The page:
I know I am forgiven. Or do I? If I truly believed this would I behave the way I did yesterday? Lots of days, truthfully. Henri Nouwen is one of my favorite authors. He writes with incredible depth and such honesty. I recently read his book, The Road to Daybreak, which had a lot to do with his journey from academia to serving the physically handicapped in France and then in Canada. More than that, it is an account of his struggle to trust God and find his worth in Jesus alone.
Today I opened my Sojourners magazine e-mail and I saw a quote from this book. Again it made me wrestle with what I say I believe and what I REALLY believe.
Here is the quote:
Maybe the reason it seems hard for me to forgive others is that I do not fully believe that I am a forgiven person. If I could fully accept the truth that I am forgiven and do not have to live in guilt or shame, I would really be free. My freedom would allow me to forgive others seventy times seven times. By not forgiving, I chain myself to a desire to get even, thereby losing my freedom.
– Henri Nouwen
The Road to Daybreak
Dang it, Henri. Do you have to bring up so many issues? I create enough of my own. But here is the part that really hit me… by not forgiving I chain myself to a desire to get even, thereby losing my freedom.
It is so easy to think I do not want to get even but indeed I do. I want to hurt the people who hurt me. I want them to suffer. Of course, you could wrap my hands around my body and twist them all around and I would never admit this. I would probably tell you that I have forgiven the person who harmed me and that I pray for them. Sometimes this is true. Often it is not.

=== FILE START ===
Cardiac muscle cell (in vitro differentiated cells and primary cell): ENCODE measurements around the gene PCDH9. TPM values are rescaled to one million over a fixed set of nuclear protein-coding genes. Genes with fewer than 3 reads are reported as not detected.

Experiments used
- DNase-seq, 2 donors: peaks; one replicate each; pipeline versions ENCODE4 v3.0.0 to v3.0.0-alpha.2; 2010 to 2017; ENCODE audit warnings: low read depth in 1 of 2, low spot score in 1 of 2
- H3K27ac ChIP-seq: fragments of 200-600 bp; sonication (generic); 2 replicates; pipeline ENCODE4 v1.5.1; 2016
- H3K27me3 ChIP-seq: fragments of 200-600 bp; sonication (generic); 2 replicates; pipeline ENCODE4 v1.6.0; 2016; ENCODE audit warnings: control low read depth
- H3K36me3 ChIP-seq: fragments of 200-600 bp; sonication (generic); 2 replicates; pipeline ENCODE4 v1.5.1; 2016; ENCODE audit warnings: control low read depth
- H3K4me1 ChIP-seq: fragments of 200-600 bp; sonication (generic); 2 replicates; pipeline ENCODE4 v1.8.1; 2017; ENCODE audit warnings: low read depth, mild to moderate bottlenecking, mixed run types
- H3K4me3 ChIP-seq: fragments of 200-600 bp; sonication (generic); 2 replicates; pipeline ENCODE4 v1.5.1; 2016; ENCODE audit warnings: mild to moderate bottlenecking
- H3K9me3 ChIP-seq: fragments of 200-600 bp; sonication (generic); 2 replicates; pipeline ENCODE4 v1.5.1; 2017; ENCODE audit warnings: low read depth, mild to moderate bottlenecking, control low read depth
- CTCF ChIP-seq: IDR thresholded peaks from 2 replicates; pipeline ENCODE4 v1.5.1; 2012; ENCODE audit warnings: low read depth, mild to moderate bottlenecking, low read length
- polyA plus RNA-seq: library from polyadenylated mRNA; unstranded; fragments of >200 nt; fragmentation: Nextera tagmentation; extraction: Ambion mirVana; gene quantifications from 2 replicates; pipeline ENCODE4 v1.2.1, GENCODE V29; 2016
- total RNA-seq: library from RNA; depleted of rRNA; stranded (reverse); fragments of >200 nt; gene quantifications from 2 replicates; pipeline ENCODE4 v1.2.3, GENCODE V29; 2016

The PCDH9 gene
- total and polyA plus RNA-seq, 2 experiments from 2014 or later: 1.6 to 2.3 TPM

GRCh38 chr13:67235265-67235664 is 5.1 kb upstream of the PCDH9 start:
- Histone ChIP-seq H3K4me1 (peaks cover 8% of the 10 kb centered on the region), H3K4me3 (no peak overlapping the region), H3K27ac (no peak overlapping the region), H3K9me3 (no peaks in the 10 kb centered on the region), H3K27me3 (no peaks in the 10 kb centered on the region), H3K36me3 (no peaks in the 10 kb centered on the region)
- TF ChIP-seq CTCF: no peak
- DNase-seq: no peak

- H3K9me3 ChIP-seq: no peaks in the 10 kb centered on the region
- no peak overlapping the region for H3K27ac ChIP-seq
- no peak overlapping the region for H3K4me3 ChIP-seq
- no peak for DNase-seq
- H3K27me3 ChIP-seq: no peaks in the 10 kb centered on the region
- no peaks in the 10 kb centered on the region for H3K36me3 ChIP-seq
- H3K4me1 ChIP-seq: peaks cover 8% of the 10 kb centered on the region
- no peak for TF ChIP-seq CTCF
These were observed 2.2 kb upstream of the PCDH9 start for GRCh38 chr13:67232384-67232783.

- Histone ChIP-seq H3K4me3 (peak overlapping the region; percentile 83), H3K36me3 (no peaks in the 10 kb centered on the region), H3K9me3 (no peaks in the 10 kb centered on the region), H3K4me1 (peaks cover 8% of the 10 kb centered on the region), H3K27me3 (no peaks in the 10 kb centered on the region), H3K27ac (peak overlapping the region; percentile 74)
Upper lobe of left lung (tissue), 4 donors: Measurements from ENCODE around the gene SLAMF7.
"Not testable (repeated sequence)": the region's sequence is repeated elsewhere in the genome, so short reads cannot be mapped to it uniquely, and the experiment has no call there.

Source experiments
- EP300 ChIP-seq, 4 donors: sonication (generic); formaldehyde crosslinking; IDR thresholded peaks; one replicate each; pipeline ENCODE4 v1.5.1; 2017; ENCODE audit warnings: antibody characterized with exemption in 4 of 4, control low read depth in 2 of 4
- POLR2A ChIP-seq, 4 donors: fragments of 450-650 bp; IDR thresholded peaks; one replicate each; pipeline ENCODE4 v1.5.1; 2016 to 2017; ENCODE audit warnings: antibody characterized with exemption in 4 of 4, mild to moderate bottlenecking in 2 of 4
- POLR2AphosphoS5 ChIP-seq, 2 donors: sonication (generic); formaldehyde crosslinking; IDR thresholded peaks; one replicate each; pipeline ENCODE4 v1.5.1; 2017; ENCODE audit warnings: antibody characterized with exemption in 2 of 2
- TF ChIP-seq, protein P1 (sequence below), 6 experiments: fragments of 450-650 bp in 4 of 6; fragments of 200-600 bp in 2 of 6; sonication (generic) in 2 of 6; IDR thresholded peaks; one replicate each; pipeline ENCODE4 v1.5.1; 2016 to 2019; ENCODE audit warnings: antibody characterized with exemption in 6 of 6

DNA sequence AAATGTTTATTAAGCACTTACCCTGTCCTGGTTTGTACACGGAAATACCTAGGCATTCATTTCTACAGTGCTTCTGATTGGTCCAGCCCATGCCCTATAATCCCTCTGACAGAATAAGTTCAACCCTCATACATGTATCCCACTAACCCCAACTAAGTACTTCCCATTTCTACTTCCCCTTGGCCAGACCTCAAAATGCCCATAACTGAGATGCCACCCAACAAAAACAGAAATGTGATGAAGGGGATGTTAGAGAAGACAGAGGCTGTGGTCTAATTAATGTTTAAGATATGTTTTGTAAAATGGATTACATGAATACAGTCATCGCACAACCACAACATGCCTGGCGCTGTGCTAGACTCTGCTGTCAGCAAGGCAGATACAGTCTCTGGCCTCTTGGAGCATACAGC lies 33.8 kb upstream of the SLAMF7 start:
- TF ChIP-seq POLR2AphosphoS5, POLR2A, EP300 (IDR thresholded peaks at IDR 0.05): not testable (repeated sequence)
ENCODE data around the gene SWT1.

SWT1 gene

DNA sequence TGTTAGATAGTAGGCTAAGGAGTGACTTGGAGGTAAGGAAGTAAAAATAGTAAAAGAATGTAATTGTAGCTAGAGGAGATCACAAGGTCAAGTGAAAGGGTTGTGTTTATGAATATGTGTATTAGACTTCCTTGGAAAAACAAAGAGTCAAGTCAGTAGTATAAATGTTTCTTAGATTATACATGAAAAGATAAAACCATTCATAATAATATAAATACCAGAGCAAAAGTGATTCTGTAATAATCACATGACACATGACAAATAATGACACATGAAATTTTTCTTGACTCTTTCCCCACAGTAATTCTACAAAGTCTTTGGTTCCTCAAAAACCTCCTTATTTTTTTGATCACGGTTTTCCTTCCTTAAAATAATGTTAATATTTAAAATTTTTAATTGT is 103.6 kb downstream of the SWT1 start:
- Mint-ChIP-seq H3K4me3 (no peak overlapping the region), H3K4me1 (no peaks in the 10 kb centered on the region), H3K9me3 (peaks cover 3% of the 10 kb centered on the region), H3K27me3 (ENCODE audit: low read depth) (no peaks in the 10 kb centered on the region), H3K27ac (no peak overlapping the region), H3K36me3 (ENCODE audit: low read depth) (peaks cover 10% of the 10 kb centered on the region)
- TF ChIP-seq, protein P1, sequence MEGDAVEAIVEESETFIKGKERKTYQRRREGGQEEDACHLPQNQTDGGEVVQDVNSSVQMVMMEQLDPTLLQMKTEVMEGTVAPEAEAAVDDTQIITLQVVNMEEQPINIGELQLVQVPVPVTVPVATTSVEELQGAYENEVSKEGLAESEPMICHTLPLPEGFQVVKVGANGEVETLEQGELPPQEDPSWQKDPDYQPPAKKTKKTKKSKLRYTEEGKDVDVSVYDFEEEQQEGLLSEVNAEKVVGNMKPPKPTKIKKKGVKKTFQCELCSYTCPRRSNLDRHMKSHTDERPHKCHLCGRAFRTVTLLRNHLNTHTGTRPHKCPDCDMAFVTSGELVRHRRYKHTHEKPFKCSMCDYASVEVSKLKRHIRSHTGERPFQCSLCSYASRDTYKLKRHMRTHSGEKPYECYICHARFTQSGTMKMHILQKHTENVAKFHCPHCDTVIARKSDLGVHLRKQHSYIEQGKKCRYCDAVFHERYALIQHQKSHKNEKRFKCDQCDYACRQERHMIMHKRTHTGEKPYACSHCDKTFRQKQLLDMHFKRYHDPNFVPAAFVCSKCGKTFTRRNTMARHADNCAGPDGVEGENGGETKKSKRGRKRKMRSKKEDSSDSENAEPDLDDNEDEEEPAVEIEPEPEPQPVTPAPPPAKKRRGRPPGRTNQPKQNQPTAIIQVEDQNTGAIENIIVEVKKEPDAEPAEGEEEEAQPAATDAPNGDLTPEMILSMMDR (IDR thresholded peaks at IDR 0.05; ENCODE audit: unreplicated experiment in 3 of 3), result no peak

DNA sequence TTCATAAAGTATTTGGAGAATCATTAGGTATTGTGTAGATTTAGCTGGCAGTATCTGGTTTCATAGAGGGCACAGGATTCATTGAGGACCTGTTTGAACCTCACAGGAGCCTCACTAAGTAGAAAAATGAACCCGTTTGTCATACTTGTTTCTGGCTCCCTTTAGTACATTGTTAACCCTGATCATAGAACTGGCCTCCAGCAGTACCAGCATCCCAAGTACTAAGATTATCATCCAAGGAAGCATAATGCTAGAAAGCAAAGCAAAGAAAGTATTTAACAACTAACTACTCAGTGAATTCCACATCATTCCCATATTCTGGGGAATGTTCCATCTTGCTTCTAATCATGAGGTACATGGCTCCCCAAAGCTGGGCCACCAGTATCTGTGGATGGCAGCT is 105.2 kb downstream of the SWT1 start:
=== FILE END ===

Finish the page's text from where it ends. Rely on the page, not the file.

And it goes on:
Lately, I have not forgiven someone who I think had wronged me. Do you know what I did? I lied to myself and everyone else that I was over it. I had moved on. But oh how subtle the little thoughts of revenge take hold. So, I made a big mistake and in a very manipulative way, I tried to get even… or just hurt this person a little. It didn’t work. I felt horrible. I knew I was wrong. And I realized by continuing to play the tapes of the wrong-doing in my head, I had created a prison inside myself – and around myself. I was sick. When my little revenge-fest was over, I cried most of the day. I cried because I realized that by holding on to this, I was still involved in a game I was never meant to play. God revealed much to me about the depravity of my heart and how much I not only need to forgive, but how much I am forgiven.
It’s hard to swallow. Grace is free. Completely. But there always seems to be a catch in something free, right? It’s hard to grasp. Maybe that’s what it means to continue to work out our salvation. We are going to slip and fall. Yet we do not have to stay there and fester about how dirty we are. Because of the Cross, we can look up again, and because of Jesus’ resurrection, I can walk free.
Now if only I can remember this EVERY moment. Paint it on my eyelids and my dashboard. My kids’ homework. The dark recesses of my mind.